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LINES INTO FORM: THE MARTIN AND DIANE TRUST COLLECTION

Jean Dubuffet
CISEAUX I
Estimate
600,000800,000
LOT SOLD. 1,023,000 USD
JUMP TO LOT
220

LINES INTO FORM: THE MARTIN AND DIANE TRUST COLLECTION

Jean Dubuffet
CISEAUX I
Estimate
600,000800,000
LOT SOLD. 1,023,000 USD
JUMP TO LOT

Details & Cataloguing

Contemporary Art Day Auction

|
New York

Jean Dubuffet
1901 - 1985
CISEAUX I
signed and dated 66; signed, titled and dated Février 1966 on the reverse
acrylic on canvas
38 1/4 by 51 1/4 in. 97.2 by 130.2 cm.
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Provenance

Galerie Beyeler, Basel
The Pace Gallery, New York
Collection of Mrs. S. Kittay, New York 
Waddington Galleries Ltd., London
Acquired from the above by the present owner in July 1986

Exhibited

Paris, Galerie Jeanne Bucher, Utensiles, Demeures, Escaliers de Jean Dubuffet, June - July 1967, cat. no. 8, illustrated
Stockholm, Galerie Burén, Jean Dubuffet: L’Hourloupe, October - November 1967, cat. no. 15, illustrated 
Basel, Galerie Beyeler, Jean Dubuffet, February - April 1968, cat. no. 18

Literature

Max Loreau, Ed., Catalogue de travaux de Jean Dubuffet, Fascicule XXI: L’Hourloupe II, Paris 1968, cat. no. 247, p. 144, illustrated

Catalogue Note

A tangled web of red, white, and blue patterns are cut and spliced from multiple aerial perspectives into a single unified construction, revealing a unique vision of a pair of scissors in Jean Dubuffet’s remarkable Ciseaux I. Executed in 1966, it is a highly accomplished large-scale example of the artist’s celebrated Ustensiles Utopiques paintings, in which he applied his signature l’Hourloupe style to a series of ubiquitous, everyday objects. Divorced from any context or distractions, and presented as the sole focus of the composition, the humble scissors become a sublime icon in this celebration of the everyday. Following on from the seminal Paris Circus paintings of the early 1960s, these are some of Dubuffet’s most characteristic works, and Ciseaux I represents the pinnacle of his distinctive oeuvre.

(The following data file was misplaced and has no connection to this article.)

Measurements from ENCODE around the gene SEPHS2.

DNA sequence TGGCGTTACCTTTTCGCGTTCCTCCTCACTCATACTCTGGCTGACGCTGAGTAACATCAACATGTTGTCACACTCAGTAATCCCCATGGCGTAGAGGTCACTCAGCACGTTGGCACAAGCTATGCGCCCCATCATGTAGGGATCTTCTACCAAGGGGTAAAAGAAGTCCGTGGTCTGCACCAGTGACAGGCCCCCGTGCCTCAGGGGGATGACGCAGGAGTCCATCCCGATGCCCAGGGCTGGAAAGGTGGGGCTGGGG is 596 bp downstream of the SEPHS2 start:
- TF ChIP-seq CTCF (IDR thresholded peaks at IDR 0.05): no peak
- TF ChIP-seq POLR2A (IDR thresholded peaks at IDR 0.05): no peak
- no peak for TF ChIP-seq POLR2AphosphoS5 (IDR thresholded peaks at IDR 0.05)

As an emblematic example of Ustensiles Utopique, the present work takes its place alongside the depictions of teacups, bottles, chairs, stoves, and faucets that had been his focus since 1964. Each work in the series follows a consistent compositional structure: the object, abstractly rendered in an interlocking jigsaw of reds, blues, whites, and Breton stripes, is placed on a stark black background that is devoid of any potential signifiers of time and place. Dubuffet’s amorphous compositions lavished attention upon overlooked quotidian objects with the same uninhibited sense of childlike wonder that had driven his earliest fascination with Art Brut. Under the guise of l’Hourloupe, banal manufactured objects become sites of “utopia,” visionary reappraisals of the formerly unstudied paraphernalia of daily existence. Thus Ciseaux I is, in many ways, the culmination of Dubuffet’s artistic ambitions: a new unschooled visual language, deployed to translate the raw essence of everyday life.

Compressed into two dimensions and starkly highlighted within a flat black background, Dubuffet’s unassuming scissors are elevated from a common ordinary object to a metamorphic curiosity that takes on a splendor of its own. Like his American contemporaries Andy Warhol, Claes Oldenburg, Roy Lichtenstein, and Robert Rauschenberg, Dubuffet chose to celebrate the beauty of the banal, defamiliarizing ubiquitous objects to create bold artistic interpretations. With Ciseaux I and the rest of the Ustensiles Utopiques, Dubuffet completely redefined the traditional genre of still life, ushering in a new brand of French Pop art.

Contemporary Art Day Auction

|
New York